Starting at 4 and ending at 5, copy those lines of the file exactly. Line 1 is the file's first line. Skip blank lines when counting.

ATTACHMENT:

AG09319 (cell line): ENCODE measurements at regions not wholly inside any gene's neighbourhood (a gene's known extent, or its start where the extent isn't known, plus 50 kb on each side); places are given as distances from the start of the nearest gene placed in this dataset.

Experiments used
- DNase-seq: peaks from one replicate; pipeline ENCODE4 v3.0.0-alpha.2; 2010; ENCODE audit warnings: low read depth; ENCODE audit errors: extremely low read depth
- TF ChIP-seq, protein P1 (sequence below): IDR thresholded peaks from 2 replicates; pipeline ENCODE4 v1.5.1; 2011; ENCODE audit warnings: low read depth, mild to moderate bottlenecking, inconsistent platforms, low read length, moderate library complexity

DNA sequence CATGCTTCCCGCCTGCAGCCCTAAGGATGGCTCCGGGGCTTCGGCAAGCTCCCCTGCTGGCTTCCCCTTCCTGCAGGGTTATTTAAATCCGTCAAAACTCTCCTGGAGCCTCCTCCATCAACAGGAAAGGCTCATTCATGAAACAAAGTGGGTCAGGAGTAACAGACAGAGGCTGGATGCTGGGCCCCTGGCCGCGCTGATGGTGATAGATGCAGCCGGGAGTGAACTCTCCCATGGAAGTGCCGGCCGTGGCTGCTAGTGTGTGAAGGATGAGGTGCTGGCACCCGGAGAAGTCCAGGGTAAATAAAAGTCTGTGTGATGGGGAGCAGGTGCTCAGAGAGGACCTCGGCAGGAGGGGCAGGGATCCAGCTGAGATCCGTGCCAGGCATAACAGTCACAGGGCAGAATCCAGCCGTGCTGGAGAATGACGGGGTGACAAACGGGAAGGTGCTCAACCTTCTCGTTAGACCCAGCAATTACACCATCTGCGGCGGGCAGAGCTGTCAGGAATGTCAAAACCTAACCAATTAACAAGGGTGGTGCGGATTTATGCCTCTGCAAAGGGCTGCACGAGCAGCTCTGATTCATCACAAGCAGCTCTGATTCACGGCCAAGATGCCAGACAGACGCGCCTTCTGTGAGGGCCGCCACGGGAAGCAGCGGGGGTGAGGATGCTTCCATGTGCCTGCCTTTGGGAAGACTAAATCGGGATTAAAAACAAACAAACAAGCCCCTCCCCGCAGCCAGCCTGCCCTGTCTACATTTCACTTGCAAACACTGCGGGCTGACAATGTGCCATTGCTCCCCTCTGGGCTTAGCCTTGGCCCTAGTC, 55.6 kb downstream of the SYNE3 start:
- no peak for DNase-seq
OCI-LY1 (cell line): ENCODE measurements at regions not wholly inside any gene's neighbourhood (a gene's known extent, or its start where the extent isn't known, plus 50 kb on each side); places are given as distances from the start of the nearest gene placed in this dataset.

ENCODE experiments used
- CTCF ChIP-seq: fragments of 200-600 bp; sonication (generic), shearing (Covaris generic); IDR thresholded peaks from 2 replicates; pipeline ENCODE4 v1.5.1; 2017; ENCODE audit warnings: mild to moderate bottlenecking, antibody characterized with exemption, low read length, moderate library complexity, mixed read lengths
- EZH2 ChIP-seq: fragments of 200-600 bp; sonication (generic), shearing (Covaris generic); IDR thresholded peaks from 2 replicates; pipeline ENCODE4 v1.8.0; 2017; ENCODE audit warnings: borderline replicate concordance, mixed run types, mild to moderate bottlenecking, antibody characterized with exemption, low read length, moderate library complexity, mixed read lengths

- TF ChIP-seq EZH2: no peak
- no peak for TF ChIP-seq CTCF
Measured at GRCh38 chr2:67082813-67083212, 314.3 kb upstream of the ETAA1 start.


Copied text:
- TF ChIP-seq, protein P1 (sequence below): IDR thresholded peaks from 2 replicates; pipeline ENCODE4 v1.5.1; 2011; ENCODE audit warnings: low read depth, mild to moderate bottlenecking, inconsistent platforms, low read length, moderate library complexity

DNA sequence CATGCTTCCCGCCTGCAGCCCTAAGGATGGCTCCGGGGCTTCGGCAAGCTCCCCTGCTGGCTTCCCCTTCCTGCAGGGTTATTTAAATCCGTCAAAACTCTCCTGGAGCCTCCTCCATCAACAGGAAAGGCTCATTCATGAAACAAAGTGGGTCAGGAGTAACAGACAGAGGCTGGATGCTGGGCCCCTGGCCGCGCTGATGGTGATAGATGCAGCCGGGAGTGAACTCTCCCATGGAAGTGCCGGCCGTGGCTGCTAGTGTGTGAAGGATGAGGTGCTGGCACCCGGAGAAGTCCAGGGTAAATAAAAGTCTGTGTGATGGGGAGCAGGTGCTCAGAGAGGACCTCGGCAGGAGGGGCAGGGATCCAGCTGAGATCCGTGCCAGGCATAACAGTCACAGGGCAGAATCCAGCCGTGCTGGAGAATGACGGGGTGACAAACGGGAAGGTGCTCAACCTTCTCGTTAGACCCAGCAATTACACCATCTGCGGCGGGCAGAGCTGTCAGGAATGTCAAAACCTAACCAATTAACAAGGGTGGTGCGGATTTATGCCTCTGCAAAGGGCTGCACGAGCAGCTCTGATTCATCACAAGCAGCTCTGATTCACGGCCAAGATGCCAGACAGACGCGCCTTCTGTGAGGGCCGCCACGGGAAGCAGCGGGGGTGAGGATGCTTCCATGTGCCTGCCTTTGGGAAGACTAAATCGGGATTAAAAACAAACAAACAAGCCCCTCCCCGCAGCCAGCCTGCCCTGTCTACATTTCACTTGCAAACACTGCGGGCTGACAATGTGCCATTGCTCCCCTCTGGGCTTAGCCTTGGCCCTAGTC, 55.6 kb downstream of the SYNE3 start: